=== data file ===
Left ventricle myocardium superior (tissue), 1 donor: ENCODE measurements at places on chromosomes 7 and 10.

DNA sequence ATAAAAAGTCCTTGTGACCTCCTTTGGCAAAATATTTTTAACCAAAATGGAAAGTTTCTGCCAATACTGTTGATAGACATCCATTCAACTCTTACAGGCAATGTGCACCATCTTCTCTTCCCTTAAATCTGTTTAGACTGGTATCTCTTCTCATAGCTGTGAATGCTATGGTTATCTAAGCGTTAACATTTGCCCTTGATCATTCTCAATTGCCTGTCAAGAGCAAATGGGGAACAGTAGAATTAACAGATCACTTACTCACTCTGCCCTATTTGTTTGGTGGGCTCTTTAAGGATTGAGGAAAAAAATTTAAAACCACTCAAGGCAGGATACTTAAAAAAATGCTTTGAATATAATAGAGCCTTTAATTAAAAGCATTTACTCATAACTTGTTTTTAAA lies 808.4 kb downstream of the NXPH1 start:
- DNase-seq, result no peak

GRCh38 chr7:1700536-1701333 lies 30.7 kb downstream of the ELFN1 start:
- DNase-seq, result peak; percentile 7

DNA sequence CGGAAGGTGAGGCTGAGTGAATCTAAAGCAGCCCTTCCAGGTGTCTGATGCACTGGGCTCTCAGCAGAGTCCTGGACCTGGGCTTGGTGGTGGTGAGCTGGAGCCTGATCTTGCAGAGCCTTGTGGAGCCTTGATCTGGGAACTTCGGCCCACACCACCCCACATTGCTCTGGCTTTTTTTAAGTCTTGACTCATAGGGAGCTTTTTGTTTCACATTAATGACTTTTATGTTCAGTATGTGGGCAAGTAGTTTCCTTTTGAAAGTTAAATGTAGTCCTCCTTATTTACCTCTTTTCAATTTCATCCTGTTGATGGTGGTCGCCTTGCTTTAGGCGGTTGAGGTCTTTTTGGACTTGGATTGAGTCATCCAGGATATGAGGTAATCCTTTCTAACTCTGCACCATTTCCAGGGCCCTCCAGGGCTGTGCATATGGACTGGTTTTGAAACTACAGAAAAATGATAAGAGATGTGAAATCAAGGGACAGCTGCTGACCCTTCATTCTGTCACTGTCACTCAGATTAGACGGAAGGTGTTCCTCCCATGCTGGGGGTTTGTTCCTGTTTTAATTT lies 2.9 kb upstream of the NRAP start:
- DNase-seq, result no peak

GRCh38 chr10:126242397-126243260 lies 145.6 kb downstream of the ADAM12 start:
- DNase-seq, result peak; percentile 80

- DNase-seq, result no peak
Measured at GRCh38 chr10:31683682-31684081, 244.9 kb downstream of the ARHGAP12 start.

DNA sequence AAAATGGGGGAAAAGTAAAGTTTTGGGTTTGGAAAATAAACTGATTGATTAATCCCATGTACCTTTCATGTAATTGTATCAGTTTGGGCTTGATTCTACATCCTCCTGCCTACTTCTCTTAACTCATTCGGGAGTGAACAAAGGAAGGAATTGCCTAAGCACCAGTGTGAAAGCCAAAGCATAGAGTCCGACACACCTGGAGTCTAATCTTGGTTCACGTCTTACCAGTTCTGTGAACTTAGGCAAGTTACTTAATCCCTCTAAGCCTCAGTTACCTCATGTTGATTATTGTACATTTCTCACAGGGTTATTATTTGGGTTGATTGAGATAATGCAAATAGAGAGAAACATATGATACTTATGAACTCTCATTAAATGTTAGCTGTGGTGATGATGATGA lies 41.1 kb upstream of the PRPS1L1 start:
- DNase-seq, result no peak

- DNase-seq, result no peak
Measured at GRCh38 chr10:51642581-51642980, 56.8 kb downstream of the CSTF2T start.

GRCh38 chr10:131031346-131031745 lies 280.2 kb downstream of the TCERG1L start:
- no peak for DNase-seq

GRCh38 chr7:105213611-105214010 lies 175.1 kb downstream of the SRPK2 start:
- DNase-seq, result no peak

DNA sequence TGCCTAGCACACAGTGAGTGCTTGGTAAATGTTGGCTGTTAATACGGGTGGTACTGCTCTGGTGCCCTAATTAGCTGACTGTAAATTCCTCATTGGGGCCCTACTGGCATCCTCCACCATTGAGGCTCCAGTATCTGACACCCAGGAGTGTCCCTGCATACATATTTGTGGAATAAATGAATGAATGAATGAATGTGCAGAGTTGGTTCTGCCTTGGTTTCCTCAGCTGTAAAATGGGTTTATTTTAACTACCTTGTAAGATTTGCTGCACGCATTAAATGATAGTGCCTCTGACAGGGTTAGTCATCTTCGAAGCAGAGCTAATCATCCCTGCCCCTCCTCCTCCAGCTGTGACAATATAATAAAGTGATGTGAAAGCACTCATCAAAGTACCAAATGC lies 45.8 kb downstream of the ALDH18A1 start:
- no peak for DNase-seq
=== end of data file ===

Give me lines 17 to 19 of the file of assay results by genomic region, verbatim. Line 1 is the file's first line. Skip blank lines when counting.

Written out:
- no peak for DNase-seq

GRCh38 chr7:105213611-105214010 lies 175.1 kb downstream of the SRPK2 start:
- DNase-seq, result no peak